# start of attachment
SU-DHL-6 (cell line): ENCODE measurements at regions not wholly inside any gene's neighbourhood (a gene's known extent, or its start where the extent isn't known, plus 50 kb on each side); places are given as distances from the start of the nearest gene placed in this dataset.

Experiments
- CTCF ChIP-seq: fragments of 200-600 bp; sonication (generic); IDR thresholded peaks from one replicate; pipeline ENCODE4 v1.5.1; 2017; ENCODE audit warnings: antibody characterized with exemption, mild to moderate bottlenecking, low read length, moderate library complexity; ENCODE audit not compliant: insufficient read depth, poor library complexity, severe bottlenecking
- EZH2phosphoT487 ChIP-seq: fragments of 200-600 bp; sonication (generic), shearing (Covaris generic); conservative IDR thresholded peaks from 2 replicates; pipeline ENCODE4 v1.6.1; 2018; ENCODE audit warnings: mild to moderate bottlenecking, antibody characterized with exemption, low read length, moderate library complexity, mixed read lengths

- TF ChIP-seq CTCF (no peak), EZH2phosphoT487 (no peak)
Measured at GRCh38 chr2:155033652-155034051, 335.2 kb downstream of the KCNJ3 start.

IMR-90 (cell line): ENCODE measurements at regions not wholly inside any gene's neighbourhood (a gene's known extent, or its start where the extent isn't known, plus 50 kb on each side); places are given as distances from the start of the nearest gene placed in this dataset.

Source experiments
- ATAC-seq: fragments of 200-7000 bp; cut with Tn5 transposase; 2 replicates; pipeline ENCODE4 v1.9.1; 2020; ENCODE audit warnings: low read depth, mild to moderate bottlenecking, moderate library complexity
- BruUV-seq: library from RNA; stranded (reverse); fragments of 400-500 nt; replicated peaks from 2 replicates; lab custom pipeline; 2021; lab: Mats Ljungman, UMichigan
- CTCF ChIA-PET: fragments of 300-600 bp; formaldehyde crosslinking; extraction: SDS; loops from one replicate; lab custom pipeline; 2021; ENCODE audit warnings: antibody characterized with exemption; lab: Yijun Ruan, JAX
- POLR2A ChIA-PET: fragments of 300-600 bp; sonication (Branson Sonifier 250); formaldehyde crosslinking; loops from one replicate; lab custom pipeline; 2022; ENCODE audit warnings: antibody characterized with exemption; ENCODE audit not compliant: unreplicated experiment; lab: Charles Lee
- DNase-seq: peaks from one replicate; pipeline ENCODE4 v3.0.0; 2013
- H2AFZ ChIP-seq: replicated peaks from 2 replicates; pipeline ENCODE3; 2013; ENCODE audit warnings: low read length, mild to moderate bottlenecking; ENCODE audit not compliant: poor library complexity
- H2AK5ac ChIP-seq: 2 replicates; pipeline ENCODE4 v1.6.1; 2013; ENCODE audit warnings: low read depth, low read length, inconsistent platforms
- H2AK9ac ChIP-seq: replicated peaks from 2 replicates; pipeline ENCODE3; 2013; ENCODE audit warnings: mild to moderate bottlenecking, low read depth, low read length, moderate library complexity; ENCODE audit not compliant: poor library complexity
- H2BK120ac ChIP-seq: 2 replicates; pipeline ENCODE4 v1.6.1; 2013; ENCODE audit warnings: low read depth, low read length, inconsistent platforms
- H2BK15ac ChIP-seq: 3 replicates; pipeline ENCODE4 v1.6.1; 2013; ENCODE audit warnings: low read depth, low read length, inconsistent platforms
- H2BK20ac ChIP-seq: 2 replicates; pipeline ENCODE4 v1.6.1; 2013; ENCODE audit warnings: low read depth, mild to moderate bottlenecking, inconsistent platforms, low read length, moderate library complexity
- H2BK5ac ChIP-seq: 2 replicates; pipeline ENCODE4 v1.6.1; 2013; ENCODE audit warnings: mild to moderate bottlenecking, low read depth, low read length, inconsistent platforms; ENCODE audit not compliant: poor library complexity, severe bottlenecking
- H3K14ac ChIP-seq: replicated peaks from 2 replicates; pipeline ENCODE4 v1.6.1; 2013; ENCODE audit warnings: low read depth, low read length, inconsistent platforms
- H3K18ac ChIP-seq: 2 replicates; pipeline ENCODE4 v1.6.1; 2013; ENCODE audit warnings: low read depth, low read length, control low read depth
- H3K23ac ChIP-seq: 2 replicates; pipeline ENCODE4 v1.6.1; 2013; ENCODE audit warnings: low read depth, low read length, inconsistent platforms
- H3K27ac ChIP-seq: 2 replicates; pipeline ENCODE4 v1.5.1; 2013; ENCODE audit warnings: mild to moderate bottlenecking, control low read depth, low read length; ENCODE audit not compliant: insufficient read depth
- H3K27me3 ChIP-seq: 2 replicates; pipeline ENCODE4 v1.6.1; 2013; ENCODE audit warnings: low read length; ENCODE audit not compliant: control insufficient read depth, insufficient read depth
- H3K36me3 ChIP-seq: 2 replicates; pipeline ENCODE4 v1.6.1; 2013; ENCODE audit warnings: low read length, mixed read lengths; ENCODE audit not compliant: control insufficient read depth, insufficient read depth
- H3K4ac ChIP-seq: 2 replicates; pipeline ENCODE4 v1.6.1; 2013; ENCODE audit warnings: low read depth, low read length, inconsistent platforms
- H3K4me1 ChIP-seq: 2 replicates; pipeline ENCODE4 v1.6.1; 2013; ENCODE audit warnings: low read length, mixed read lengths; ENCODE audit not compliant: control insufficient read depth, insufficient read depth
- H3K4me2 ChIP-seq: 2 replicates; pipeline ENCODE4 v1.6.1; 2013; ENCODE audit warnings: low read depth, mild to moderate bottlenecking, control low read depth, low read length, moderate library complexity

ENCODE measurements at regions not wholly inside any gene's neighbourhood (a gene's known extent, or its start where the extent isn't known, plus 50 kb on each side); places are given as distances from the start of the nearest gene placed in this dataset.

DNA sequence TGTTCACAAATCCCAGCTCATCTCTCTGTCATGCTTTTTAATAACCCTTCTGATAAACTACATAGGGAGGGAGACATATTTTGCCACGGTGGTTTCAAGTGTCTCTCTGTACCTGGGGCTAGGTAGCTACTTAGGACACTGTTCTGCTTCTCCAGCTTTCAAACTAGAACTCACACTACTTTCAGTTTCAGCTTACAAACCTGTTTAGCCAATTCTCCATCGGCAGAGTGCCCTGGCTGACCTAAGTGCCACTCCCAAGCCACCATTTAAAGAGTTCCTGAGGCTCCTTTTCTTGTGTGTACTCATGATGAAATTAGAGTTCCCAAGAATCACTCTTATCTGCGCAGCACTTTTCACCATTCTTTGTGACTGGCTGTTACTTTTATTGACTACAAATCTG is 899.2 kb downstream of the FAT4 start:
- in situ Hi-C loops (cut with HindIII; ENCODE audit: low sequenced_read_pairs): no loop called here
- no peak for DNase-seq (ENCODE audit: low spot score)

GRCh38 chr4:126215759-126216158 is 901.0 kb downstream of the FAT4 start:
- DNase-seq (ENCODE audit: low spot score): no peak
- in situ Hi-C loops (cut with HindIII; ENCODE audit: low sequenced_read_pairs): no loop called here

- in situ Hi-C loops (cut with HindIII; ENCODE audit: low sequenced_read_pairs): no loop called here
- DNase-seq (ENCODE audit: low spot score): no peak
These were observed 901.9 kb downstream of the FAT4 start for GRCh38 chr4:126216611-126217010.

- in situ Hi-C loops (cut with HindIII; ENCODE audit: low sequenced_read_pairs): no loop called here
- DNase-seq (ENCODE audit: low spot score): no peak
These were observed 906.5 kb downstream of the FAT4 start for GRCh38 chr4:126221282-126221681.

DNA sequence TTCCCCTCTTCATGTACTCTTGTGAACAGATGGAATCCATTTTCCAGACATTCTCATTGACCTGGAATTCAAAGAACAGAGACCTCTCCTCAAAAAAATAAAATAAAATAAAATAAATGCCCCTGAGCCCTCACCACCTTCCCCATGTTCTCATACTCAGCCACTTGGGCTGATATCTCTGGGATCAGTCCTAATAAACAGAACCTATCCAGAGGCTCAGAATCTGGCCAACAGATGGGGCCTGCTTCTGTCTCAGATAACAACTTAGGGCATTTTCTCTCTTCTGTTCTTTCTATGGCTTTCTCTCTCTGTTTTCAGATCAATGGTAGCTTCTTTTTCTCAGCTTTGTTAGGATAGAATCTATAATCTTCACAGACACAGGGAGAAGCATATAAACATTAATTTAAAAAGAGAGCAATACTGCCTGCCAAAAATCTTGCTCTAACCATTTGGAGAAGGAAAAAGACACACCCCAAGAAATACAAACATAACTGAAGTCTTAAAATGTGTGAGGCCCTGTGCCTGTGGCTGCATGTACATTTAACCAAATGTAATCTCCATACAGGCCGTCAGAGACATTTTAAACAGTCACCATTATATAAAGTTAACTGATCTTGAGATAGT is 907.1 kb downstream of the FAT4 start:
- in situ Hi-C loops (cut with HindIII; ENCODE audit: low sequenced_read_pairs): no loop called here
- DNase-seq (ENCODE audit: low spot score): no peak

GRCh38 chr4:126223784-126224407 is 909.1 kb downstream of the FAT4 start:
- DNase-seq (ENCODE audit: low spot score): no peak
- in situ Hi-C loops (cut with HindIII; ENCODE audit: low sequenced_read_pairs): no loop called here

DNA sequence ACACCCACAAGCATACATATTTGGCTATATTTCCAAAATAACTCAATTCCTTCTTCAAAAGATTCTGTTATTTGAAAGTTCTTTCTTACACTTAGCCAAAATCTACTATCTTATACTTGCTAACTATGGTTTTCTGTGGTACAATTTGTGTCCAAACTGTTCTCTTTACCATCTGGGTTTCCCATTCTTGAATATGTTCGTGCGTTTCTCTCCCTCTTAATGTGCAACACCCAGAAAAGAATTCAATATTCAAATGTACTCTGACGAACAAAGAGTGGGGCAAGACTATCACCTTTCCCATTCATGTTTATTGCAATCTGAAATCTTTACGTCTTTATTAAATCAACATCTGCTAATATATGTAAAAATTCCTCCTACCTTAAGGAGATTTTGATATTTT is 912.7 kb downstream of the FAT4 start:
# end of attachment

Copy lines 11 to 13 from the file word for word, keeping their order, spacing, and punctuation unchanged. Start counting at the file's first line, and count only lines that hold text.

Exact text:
- CTCF ChIA-PET: fragments of 300-600 bp; formaldehyde crosslinking; extraction: SDS; loops from one replicate; lab custom pipeline; 2021; ENCODE audit warnings: antibody characterized with exemption; lab: Yijun Ruan, JAX
- POLR2A ChIA-PET: fragments of 300-600 bp; sonication (Branson Sonifier 250); formaldehyde crosslinking; loops from one replicate; lab custom pipeline; 2022; ENCODE audit warnings: antibody characterized with exemption; ENCODE audit not compliant: unreplicated experiment; lab: Charles Lee
- DNase-seq: peaks from one replicate; pipeline ENCODE4 v3.0.0; 2013